Roger Federer's return to the circuit never took off as fans would have hoped. The former world number 1 played the pittance of 13 official matches from March to Wimbledon, scoring an unexciting tally of nine wins and four losses.
He got his best results in the Grand Slams (eighths at Roland Garros and quarters at Wimbledon), but it is a decidedly meager booty for a legend of his caliber. His last appearance dates back to the London Slam, where he was overwhelmed in the quarterfinals by Hubert Hurkacz.
Beyond the defeat, what struck everyone was King Roger's inability to resist. The bagel suffered in the third set speaks volumes about the psycho-physical conditions of the Maestro in this 2021. The 40-year-old from Basel has decided to have an operation on his right knee for the third time, hoping to treat himself to at least one final catwalk next season.
There are already rumors of a dream double with friend and rival Rafael Nadal at the 2022 Laver Cup (to be held at the O2 Arena in London). In a long interview granted to 'GQ Magazine', the 20-time Grand Slam champion recounted the sensations he experienced at Wimbledon a few months ago.
Roger Federer comments on Wimbledon
"The standing ovation I received there this year was certainly a special one. When I left the court, I could feel the crowd’s love and their support," Roger Federer said.
He has lost four title clashes at the All England Club, but according to the Swiss, this year's relatively early exit was even more painful than a defeat in a final. "Obviously, it's always hard leaving a court after losing at Wimbledon earlier than a final… When you reach a final, there's a trophy ceremony, there's more to it, but when you lose earlier, well, you pack your stuff and you go and, at that point, the stage is your winning opponent’s, in my mind, not yours.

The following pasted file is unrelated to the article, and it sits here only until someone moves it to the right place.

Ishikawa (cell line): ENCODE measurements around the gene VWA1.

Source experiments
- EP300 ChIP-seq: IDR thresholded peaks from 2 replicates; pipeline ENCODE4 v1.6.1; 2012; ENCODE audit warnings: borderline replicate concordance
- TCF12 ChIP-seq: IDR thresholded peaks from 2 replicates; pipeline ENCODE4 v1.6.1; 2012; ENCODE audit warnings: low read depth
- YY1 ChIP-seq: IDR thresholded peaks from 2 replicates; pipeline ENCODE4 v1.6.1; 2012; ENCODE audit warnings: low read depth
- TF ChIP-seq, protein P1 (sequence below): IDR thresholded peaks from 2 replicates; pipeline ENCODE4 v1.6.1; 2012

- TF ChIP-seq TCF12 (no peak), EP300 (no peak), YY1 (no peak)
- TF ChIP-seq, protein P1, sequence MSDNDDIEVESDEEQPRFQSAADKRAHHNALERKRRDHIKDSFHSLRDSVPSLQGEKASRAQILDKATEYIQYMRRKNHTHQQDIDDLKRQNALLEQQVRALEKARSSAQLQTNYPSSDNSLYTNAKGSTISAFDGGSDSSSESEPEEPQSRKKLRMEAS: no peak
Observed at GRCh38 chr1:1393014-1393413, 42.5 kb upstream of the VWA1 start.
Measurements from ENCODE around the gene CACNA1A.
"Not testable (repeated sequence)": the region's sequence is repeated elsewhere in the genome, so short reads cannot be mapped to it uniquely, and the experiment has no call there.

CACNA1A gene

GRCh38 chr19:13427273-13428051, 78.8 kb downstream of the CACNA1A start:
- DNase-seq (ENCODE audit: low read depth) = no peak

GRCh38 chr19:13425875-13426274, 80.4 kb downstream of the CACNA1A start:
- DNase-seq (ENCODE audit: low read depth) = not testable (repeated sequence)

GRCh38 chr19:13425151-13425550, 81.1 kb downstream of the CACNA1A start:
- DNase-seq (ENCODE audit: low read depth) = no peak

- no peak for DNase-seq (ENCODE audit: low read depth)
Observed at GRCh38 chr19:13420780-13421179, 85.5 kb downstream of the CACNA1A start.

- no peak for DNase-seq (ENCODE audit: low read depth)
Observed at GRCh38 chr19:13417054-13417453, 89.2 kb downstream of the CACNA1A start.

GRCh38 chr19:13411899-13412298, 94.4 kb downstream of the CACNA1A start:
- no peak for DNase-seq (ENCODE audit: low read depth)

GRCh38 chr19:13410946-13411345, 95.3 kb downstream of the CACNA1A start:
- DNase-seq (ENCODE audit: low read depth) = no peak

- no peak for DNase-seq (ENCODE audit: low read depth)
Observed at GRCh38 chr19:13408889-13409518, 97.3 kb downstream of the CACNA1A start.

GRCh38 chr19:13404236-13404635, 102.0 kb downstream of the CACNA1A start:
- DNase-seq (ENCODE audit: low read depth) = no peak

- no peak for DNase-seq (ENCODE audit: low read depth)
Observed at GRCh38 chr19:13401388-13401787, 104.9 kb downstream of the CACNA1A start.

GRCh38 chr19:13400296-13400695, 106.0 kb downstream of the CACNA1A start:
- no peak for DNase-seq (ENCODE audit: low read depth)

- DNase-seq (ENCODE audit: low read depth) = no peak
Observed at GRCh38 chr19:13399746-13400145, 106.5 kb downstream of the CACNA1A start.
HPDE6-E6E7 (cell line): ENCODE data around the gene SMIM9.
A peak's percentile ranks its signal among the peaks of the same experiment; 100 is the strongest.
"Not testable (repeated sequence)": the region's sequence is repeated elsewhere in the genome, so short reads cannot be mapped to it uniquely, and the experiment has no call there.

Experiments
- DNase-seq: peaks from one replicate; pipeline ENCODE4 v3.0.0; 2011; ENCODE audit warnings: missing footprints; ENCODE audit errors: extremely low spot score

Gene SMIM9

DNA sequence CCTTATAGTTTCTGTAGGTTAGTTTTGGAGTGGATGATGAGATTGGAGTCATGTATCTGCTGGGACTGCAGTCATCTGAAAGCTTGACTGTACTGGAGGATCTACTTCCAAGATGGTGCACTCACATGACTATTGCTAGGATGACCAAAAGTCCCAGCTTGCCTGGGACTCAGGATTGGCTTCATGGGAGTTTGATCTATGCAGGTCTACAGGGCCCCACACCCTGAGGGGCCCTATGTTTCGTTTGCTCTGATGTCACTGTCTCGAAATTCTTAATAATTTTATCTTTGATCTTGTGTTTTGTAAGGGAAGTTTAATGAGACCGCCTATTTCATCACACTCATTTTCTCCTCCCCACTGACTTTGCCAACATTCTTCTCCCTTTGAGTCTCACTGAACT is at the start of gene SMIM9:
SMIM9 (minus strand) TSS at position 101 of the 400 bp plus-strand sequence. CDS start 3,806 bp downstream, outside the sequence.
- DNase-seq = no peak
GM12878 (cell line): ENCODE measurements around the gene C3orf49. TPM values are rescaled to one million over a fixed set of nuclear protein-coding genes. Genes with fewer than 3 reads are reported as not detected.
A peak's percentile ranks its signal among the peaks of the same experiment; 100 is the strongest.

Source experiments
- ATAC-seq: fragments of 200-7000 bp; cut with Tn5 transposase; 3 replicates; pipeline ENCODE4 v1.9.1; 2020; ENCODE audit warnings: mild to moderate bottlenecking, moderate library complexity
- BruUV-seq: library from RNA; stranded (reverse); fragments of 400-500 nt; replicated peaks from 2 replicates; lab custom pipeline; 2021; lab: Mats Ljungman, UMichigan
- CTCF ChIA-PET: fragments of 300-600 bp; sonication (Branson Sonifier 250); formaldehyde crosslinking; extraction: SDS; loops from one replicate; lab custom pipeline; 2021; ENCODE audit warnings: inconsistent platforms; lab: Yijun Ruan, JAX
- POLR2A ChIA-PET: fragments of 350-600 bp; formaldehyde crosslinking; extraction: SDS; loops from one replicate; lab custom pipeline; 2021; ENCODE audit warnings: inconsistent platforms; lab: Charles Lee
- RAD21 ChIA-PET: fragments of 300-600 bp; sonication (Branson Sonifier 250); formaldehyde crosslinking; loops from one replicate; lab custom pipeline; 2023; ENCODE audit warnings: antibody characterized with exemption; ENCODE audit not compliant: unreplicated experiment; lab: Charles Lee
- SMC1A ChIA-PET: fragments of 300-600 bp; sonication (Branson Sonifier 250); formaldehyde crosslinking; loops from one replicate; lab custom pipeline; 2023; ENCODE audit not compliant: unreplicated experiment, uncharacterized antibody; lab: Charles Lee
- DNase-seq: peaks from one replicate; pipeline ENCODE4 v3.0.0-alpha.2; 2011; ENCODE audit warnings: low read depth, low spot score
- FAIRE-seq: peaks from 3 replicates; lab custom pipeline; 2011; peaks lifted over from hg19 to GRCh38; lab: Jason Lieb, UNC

So that was important for me to give that one to Hubert [Hurkacz], obviously, as quickly as possible," Federer said. The Swiss, who had only returned to competition a few months before Wimbledon following double knee surgery, said he hoped he could have been in better shape to compete.
"I'm actually very grateful, very happy I was just able to play. I mean, my last year and a half, it's been really difficult. It's been hard with the double knee surgery I had last year and rehab was really slow.
And, look, in some ways I wish I would have been in better shape for Wimbledon this year," Federer lamented.